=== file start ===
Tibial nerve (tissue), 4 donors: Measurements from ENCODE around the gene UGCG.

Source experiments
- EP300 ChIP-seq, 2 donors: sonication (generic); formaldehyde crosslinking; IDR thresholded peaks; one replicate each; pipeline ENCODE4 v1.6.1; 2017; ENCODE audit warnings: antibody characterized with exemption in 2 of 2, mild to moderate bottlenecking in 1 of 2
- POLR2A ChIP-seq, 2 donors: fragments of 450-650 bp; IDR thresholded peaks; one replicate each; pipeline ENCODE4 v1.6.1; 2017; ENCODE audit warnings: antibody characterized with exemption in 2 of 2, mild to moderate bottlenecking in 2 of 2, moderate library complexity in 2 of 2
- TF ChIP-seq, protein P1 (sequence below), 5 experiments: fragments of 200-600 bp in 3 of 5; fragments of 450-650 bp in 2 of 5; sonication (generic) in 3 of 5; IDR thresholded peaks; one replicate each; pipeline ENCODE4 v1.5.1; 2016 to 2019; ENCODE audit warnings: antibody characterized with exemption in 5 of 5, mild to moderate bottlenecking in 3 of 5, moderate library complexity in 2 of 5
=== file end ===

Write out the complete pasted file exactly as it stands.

Tibial nerve (tissue), 4 donors: Measurements from ENCODE around the gene UGCG.

Source experiments
- EP300 ChIP-seq, 2 donors: sonication (generic); formaldehyde crosslinking; IDR thresholded peaks; one replicate each; pipeline ENCODE4 v1.6.1; 2017; ENCODE audit warnings: antibody characterized with exemption in 2 of 2, mild to moderate bottlenecking in 1 of 2
- POLR2A ChIP-seq, 2 donors: fragments of 450-650 bp; IDR thresholded peaks; one replicate each; pipeline ENCODE4 v1.6.1; 2017; ENCODE audit warnings: antibody characterized with exemption in 2 of 2, mild to moderate bottlenecking in 2 of 2, moderate library complexity in 2 of 2
- TF ChIP-seq, protein P1 (sequence below), 5 experiments: fragments of 200-600 bp in 3 of 5; fragments of 450-650 bp in 2 of 5; sonication (generic) in 3 of 5; IDR thresholded peaks; one replicate each; pipeline ENCODE4 v1.5.1; 2016 to 2019; ENCODE audit warnings: antibody characterized with exemption in 5 of 5, mild to moderate bottlenecking in 3 of 5, moderate library complexity in 2 of 5